Baby Equipment Express featured a baby crib in the back of a truck bed, filled with toddlers - faces painted flag style. The little ones practiced throwing techniques throughout the parade.
Robert Gatchell showcased a scale model of the Edgartown lighthouse during the parade. He made the model for the Martha's Vineyard Historical Society to auction off later this summer.
The famed fiberglass cow, Martha, made another appearance during the parade. Creator Ray Ellis and his wife, Teddy, dressed in farming attire and passed out Cow Tales to the crowd.
The Martha's Vineyard Community Services Thrift Shop filled the back of a truck with goodies from the shop, ranging from wedding dresses to Raggedy Ann and Andy dolls.
The line of antique cars, representing dozens of makes and models, reminded older spectators of years past.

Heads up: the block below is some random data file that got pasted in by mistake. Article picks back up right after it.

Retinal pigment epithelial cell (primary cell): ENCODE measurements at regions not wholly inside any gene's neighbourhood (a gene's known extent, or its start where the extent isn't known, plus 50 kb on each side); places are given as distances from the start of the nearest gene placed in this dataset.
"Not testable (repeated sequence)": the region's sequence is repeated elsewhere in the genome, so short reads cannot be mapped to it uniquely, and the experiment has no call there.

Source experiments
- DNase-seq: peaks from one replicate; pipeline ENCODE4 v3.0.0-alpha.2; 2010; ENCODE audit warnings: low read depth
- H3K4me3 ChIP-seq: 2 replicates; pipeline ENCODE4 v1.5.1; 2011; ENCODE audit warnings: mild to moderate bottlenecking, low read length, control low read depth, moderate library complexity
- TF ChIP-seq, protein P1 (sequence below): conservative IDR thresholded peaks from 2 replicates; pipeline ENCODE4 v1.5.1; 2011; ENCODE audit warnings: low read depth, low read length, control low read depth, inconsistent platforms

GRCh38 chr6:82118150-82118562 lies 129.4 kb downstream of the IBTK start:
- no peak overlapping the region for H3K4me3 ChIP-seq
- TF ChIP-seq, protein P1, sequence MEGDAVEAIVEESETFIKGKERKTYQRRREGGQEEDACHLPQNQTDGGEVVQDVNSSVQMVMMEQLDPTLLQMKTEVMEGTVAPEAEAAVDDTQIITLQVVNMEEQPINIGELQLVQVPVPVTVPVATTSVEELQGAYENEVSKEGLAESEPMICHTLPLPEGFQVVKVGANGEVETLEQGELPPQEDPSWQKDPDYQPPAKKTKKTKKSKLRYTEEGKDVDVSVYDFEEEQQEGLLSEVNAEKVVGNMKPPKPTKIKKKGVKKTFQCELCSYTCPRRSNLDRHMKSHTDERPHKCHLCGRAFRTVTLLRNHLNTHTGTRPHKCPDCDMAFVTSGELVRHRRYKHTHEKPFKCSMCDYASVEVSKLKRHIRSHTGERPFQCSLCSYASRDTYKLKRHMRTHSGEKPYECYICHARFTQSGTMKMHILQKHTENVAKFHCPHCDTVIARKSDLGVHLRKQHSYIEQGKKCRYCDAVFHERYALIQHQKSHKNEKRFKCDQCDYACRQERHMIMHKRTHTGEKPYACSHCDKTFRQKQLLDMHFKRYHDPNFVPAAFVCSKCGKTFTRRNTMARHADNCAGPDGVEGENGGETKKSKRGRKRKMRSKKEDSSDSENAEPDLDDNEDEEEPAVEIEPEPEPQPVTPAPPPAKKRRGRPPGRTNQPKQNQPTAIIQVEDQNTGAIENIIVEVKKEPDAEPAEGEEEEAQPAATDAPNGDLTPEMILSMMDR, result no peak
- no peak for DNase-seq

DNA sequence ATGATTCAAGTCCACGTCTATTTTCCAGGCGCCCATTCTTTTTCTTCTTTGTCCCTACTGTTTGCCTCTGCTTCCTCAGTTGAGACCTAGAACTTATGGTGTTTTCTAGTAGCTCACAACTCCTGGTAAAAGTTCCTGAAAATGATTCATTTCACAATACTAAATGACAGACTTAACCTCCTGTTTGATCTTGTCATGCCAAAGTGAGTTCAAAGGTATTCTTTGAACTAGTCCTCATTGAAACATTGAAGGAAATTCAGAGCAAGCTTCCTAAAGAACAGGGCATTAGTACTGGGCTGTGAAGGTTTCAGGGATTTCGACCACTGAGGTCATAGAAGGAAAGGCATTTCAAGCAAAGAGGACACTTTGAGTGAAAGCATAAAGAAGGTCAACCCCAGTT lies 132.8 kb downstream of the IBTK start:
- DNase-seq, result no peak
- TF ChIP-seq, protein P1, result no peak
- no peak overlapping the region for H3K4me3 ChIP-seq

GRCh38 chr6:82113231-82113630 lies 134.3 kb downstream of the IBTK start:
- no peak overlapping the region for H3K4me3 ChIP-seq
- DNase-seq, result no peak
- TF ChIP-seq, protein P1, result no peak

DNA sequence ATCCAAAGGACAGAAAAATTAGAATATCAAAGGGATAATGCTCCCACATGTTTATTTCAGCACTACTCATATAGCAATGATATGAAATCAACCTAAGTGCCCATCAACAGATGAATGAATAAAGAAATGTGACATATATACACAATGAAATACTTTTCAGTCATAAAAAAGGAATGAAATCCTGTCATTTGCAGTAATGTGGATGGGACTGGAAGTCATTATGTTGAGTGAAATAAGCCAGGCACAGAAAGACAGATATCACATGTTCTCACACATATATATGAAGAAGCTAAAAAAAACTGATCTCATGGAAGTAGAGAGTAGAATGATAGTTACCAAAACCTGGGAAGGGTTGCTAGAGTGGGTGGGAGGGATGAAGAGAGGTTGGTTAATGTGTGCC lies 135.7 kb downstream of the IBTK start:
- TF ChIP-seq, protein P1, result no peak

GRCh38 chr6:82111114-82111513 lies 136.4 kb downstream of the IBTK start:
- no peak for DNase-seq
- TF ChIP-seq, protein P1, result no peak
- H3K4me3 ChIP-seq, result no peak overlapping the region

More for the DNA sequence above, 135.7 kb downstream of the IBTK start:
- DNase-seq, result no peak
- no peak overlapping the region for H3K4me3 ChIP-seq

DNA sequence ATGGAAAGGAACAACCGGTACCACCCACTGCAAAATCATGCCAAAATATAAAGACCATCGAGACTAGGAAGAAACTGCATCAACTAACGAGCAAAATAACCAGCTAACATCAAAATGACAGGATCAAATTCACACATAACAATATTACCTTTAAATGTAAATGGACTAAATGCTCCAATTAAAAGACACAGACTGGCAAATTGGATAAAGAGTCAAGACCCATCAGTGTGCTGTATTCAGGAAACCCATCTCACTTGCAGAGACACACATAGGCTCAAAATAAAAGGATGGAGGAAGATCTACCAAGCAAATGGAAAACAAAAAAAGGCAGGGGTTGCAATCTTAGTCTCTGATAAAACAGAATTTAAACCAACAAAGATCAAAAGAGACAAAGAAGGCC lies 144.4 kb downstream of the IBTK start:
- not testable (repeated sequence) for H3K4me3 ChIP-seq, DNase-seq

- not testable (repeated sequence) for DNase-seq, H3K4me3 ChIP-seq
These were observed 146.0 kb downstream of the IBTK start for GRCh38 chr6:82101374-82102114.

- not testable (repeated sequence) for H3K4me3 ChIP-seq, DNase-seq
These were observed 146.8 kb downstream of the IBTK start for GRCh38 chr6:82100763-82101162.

"I used to date a guy who drove a car like that," shouted a woman as she pointed to a 1968 Volkswagen.
The American Parkinson's Disease trailer, pulled by Jerry McKenty's 1946 Farmall H tractor, claimed the prize for Most Patriotic. Dukes County Savings Bank won most original, and Camp Jabberwocky with their Harry Potter theme won Grand Prize again.
A trolley filled with loads of candy and members of the Rodek, Mondry, Schulund and Lane families joined the lineup. The families secured this trolley ride during last year's Possible Dreams auction.
Shortly before 5 o'clock, the sun teased from behind the clouds, and the paraders looked hopefully toward the sky. But it ducked behind the clouds once again.
The Chappy Community Center filled the back of a truck with Chappy kids carrying fishing nets and buckets. The children chanted a parody of the Flintstones song as they rolled through the streets.
From bagpipes to bongos to trombones, several bands maintained enthusiasm among the crowd and paraders with their music.
Houses on the Move, a fund-raising initiative for Island affordable housing, debuted during the parade, showcasing intricately designed model houses. The houses will be auctioned August 4.